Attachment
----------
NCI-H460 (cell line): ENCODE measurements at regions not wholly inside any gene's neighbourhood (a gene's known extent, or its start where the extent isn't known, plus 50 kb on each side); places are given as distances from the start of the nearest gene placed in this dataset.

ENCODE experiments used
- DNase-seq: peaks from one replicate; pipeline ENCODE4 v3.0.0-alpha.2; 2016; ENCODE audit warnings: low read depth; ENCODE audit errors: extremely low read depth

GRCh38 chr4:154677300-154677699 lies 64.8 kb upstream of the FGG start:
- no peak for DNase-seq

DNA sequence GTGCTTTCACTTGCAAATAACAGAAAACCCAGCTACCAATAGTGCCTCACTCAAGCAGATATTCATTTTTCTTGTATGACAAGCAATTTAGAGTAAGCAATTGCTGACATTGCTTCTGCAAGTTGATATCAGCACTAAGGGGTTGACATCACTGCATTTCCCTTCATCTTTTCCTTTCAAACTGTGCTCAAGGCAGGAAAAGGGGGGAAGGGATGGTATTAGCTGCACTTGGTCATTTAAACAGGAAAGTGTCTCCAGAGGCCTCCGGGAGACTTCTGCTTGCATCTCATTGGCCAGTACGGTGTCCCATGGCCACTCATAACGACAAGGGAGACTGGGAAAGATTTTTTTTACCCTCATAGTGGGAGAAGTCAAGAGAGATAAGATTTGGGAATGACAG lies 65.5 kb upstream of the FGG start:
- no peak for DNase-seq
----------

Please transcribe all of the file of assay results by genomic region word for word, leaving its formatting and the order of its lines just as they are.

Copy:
NCI-H460 (cell line): ENCODE measurements at regions not wholly inside any gene's neighbourhood (a gene's known extent, or its start where the extent isn't known, plus 50 kb on each side); places are given as distances from the start of the nearest gene placed in this dataset.

ENCODE experiments used
- DNase-seq: peaks from one replicate; pipeline ENCODE4 v3.0.0-alpha.2; 2016; ENCODE audit warnings: low read depth; ENCODE audit errors: extremely low read depth

GRCh38 chr4:154677300-154677699 lies 64.8 kb upstream of the FGG start:
- no peak for DNase-seq

DNA sequence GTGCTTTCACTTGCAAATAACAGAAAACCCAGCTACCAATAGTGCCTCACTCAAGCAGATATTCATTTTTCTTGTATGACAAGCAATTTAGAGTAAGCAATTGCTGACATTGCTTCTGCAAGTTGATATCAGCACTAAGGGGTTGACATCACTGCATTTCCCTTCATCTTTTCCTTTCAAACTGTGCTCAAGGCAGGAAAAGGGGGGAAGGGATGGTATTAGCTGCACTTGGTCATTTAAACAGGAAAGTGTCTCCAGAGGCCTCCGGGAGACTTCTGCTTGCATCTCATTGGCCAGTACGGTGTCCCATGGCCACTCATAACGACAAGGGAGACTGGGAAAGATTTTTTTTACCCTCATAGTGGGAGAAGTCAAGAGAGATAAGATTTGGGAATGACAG lies 65.5 kb upstream of the FGG start:
- no peak for DNase-seq